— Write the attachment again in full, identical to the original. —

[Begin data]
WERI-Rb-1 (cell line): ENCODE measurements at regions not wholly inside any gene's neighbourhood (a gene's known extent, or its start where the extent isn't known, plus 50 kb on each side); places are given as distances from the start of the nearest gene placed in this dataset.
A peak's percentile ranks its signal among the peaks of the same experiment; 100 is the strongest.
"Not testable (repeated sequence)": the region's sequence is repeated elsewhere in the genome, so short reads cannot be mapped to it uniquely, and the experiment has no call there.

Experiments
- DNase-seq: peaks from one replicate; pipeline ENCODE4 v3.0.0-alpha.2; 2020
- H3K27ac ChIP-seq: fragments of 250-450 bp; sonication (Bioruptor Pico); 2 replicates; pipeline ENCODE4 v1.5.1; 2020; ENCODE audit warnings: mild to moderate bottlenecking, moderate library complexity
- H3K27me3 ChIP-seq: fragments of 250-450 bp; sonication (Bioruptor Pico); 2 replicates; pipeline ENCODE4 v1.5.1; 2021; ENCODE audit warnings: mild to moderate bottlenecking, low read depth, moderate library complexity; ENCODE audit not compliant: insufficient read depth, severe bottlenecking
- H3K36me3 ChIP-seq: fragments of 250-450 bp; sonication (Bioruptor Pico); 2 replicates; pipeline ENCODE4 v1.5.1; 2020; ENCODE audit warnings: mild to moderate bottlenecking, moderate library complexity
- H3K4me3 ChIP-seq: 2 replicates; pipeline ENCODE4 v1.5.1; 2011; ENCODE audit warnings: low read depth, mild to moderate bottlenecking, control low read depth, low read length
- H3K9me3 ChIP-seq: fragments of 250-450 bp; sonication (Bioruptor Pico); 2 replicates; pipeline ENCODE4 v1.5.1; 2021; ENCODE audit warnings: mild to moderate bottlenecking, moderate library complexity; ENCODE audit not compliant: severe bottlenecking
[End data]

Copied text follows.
WERI-Rb-1 (cell line): ENCODE measurements at regions not wholly inside any gene's neighbourhood (a gene's known extent, or its start where the extent isn't known, plus 50 kb on each side); places are given as distances from the start of the nearest gene placed in this dataset.
A peak's percentile ranks its signal among the peaks of the same experiment; 100 is the strongest.
"Not testable (repeated sequence)": the region's sequence is repeated elsewhere in the genome, so short reads cannot be mapped to it uniquely, and the experiment has no call there.

Experiments
- DNase-seq: peaks from one replicate; pipeline ENCODE4 v3.0.0-alpha.2; 2020
- H3K27ac ChIP-seq: fragments of 250-450 bp; sonication (Bioruptor Pico); 2 replicates; pipeline ENCODE4 v1.5.1; 2020; ENCODE audit warnings: mild to moderate bottlenecking, moderate library complexity
- H3K27me3 ChIP-seq: fragments of 250-450 bp; sonication (Bioruptor Pico); 2 replicates; pipeline ENCODE4 v1.5.1; 2021; ENCODE audit warnings: mild to moderate bottlenecking, low read depth, moderate library complexity; ENCODE audit not compliant: insufficient read depth, severe bottlenecking
- H3K36me3 ChIP-seq: fragments of 250-450 bp; sonication (Bioruptor Pico); 2 replicates; pipeline ENCODE4 v1.5.1; 2020; ENCODE audit warnings: mild to moderate bottlenecking, moderate library complexity
- H3K4me3 ChIP-seq: 2 replicates; pipeline ENCODE4 v1.5.1; 2011; ENCODE audit warnings: low read depth, mild to moderate bottlenecking, control low read depth, low read length
- H3K9me3 ChIP-seq: fragments of 250-450 bp; sonication (Bioruptor Pico); 2 replicates; pipeline ENCODE4 v1.5.1; 2021; ENCODE audit warnings: mild to moderate bottlenecking, moderate library complexity; ENCODE audit not compliant: severe bottlenecking